In his drag persona Verona, Jonson brought another dimension to Kris’s life.  He remembers the first time Kris saw Verona. Kris found him getting ready at a birthday party and that was it, “He became my security guard.”  With Nelson, Kris was a buddy; with Verona, he was doting and protective.

“If I was having a bad day, he would make me smile,” said Jonson. “Whether he had a good day or a bad day, he had something to make you smile.”


Elias Diaz, director of Community Day Habilitation, with his arm around Kris.
Now Director of Community Day Habilatation Elias Diaz began his friendship with Kris when he began working at Lifestyles for the Disabled in the ceramics program. (Elias Diaz/Lifestyles)

Elias Diaz was a direct support professional (DSP) at Lifestyles when he first worked with Kris in the ceramics department in 2013.  A friendship quickly developed and then Diaz also became his Community Habilitation staff.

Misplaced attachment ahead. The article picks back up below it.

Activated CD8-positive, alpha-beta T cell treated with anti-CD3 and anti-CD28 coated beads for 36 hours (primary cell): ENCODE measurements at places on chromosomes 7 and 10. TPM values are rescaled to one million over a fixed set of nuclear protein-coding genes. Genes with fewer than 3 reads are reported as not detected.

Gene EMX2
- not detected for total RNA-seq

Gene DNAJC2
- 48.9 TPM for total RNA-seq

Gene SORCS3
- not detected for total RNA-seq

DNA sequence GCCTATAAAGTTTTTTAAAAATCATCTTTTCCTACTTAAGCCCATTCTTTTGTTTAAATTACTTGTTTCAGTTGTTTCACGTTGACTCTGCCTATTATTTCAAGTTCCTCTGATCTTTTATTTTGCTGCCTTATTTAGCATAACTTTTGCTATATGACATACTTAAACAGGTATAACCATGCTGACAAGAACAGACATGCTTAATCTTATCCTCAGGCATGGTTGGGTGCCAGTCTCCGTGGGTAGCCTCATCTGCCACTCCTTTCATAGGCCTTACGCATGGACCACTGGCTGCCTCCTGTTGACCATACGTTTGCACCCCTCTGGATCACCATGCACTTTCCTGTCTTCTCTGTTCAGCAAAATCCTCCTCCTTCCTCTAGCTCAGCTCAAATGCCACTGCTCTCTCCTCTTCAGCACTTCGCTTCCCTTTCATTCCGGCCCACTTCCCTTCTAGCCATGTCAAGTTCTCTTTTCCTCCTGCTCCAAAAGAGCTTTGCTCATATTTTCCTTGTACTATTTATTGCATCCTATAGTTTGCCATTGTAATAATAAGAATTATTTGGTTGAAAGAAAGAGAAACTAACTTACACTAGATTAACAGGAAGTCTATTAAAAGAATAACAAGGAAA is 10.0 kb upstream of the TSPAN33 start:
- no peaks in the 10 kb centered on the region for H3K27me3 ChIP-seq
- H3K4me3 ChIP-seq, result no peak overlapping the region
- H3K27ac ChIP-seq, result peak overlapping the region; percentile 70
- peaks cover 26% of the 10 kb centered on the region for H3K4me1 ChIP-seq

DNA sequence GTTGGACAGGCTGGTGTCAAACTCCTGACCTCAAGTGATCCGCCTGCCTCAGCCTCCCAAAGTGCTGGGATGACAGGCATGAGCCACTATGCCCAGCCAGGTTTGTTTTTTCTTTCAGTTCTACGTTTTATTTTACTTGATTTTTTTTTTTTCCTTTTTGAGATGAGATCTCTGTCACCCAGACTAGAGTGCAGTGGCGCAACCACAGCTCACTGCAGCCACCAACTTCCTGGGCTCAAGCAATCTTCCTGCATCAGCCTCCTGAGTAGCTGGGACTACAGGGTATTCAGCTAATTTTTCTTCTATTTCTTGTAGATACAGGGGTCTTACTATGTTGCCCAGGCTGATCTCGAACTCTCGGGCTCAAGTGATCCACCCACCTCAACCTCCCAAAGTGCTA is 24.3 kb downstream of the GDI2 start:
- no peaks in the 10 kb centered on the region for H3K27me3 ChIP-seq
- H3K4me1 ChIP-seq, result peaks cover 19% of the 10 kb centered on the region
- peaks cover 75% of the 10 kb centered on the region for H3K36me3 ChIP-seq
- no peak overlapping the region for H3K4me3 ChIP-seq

“We would do so many fun activities such as walks around the neighborhood, go out to eat at restaurants, house chores, attend sporting events, and of course cook. Kris was a fantastic cook and took his chef skills very seriously! As someone who has a sweet tooth this was right up by alley,” said Diaz.

As with others, the families of the two men soon meshed.

“My family and friends would always ask to see Kris, talk on the phone, facetime him and loved his outgoing laugh,” said Diaz. “I will forever cherish all of my moments with Kris. He taught me that no matter what, every day is a special day and to be thankful for what you have.”


“His presence in the house is greatly missed. You would come in seeing him sitting there and now he’s not,” said his cousin Joann. “Car trips he would always provide entertainment. There was never a dull moment when he was around.”